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Reviewed by:
  • Youth Gangs and Street Children: culture, nurture and masculinity in Ethiopia
  • Marco Di Nunzio
Paula Heinonen, Youth Gangs and Street Children: culture, nurture and masculinity in Ethiopia. New York NY and Oxford: Berghahn Books (hb $70/ £42 – 978 0 85745 098 2). 2011, 192 pp.

Development reports, policy briefings, and a significant proportion of the academic literature have often portrayed street children as passive victims of dysfunctional families and social failure, lost souls to whom the joyfulness and playfulness of being a child have been denied. As Heinonen’s book on street children in Addis Ababa provides a corrective to such a view on street children, it is to be welcomed. Yet the author is far from juxtaposing an idealistic portrayal of the street economy against an imagery of dysfunction and social failure. Instead, Heinonen often reminds us about the poverty, exclusion and marginality her informants live in. The author takes the reader into the everyday lives and stories of two groups of home-based street children and street-based children, constantly trying to situate their experiences within the broader cultural and societal dynamics of urban Ethiopian society.

The analysis of stories and the everyday lives of home-based street children, for instance, provide an interesting examination of the nature of children’s engagement with street life and the impact this has on their broader family life. In this vein, her analysis might come to suggest to the reader an implicit critique of the very category of the ‘dysfunctional family’. From this perspective, the participation in a part of the street economy, such as selling small goods or changing coins for minibus drivers, constitutes a family income. By engaging in such activities, children not only actively contribute to the income of the family but also come to negotiate roles within and outside the family. As bearers of family responsibilities, children thus come to play an important role, teaching their family members the tricks of street trading as well as being involved in different aspects of parenting. Such an adjustment of family roles is far from being peaceful, Heinonen points out. Parents sometimes want to affirm their authority over their children, just as children themselves sometimes might seek to steer such conflicts over family roles in one direction or another.

On the other hand, the stories of street-based children take Heinonen towards an examination of the relations between an existing economy of reciprocity on the street and the everyday forms of street violence. First, the author points out, the reasons for joining the street are often the fact that, in the familial context, abuse is a ‘culturally sanctioned practice of verbally and physically disciplining children’ (p. 106). Once on the street, however, children join other street children, participating in economies of reciprocity, consisting of forms of mutual protection and support. That said, this is an imperfect system, as violence constitutes another side of street life. The violence of the street, Heinonen suggests, is not an uncontrolled [End Page 662] impulse of cruel individuals but rather the performance of particular wider cultural and societal notions of masculinity that children themselves embody and inhabit in their everyday lives. They employ violence to condemn peers’ misbehaviour and often to affirm themselves over others. However, this creates a contradictory balance between reciprocity and forms of street violence that becomes more problematic as her informants become young adults. Masculine violence is not only the practice of the street, but comes to be a practice of inter-gender relations, as sexual maturity and the societal expectations of adulthood complicate the picture.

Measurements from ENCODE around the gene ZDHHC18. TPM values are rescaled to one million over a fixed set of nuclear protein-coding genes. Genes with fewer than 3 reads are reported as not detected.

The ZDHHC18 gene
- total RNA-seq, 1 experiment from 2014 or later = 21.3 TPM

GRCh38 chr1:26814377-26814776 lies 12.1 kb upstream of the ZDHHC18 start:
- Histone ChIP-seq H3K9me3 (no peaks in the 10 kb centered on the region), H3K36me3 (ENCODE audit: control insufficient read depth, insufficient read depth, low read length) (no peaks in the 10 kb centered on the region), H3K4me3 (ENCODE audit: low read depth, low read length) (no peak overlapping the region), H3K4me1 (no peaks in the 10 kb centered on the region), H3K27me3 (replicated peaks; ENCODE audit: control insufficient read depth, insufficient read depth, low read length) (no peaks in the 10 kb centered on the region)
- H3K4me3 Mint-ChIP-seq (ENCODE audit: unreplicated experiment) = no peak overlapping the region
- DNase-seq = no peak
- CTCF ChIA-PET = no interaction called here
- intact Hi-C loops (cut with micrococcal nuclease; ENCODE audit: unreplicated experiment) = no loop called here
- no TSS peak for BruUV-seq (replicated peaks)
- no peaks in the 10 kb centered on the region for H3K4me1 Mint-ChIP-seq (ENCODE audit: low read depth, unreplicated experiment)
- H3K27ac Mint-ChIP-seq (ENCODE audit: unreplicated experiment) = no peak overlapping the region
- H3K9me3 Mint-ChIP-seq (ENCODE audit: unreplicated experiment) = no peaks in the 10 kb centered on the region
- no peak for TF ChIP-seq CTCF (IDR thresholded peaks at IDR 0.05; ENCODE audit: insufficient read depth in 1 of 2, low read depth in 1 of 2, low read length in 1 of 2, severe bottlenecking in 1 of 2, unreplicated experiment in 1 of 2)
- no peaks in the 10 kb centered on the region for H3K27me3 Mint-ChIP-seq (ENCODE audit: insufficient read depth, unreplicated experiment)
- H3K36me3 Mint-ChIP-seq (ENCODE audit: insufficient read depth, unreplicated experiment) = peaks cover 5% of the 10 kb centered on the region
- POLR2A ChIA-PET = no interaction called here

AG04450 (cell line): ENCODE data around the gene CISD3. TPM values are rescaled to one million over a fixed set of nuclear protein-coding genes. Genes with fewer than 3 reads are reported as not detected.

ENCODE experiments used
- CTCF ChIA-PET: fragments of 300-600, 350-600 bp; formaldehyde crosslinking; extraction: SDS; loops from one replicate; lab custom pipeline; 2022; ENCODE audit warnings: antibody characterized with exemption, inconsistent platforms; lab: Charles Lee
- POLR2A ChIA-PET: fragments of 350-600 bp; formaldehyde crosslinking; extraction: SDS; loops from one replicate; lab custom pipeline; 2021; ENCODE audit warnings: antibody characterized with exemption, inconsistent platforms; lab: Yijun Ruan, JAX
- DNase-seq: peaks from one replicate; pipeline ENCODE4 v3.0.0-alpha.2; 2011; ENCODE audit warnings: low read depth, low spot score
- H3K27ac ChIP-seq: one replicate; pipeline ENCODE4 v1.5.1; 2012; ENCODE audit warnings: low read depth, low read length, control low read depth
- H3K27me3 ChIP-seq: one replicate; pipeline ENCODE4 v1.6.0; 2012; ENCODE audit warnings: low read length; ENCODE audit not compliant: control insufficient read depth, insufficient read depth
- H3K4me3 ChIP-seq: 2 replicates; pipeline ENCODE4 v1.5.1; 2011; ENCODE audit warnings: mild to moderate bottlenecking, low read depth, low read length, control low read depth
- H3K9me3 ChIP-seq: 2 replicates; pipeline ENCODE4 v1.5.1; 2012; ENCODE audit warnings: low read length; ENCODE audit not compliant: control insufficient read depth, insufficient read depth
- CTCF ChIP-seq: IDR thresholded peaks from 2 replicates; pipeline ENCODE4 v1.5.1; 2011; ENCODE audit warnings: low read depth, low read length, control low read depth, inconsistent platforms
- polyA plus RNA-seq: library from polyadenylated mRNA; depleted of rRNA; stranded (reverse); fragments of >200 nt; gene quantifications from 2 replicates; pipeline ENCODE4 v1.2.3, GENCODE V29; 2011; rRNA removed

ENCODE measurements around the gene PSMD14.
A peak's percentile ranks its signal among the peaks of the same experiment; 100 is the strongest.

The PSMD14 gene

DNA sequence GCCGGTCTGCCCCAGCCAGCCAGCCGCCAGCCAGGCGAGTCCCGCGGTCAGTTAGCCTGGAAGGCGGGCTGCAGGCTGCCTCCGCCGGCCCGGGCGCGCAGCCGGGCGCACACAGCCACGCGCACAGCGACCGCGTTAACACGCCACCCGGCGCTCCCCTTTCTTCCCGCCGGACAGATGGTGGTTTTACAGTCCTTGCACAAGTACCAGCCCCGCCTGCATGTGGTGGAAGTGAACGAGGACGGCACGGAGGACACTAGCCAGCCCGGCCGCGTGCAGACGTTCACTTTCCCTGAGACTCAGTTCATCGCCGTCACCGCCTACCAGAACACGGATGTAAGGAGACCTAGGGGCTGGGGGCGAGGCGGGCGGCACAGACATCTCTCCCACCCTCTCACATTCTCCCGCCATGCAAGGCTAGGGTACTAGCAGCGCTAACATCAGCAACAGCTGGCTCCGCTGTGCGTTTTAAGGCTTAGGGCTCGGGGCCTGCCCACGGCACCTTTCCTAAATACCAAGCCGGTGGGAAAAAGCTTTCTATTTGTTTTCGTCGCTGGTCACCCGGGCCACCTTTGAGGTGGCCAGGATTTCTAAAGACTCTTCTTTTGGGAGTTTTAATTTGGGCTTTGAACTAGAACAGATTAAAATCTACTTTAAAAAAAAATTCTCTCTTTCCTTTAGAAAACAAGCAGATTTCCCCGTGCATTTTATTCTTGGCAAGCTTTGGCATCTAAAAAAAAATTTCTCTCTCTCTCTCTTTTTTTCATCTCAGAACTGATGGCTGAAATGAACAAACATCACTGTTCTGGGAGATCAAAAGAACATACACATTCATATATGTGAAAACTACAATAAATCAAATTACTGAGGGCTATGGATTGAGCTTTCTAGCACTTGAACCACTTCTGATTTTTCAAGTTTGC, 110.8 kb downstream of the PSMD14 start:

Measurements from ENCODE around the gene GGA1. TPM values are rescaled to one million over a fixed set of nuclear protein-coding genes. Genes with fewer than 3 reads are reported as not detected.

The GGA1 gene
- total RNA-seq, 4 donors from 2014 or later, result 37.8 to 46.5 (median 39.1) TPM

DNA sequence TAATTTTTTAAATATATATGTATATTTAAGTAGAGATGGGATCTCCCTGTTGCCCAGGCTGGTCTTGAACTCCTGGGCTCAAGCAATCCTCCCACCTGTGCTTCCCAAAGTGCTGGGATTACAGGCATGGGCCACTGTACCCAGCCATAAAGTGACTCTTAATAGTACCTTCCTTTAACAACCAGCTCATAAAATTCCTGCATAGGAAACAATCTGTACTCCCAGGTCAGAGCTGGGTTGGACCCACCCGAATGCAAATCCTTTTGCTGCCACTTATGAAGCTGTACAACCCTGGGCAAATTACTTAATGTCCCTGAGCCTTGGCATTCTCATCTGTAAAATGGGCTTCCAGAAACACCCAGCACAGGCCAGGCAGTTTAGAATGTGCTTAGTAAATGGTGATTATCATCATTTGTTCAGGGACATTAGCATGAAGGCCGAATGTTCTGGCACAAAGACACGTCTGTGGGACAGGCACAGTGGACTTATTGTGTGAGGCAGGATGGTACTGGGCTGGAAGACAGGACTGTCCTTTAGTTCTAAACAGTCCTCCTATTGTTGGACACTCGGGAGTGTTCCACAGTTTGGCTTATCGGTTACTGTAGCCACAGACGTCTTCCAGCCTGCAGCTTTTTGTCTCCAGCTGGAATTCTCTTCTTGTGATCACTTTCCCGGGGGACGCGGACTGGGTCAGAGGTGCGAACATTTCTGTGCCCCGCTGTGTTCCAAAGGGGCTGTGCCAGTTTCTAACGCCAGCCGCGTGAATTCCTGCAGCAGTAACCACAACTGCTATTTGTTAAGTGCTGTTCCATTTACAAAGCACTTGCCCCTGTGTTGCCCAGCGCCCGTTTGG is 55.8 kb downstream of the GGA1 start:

Throughout her book, Heinonen tries to locate and discuss the social and cultural reality of street children within the broader society in which they live. Her analysis of the lives of street children in their families and on the street is interesting. However, her attempts at identifying a ‘wider Ethiopian culture’ to which both she, as an Ethiopian researcher, and her informants belong is problematic. The author engages with the notion of shame (yiluññta), which she considers to be a feature of this wider Ethiopian culture. Yiluññta consists of paying attention to what others may say or even think about one...


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pp. 662-663
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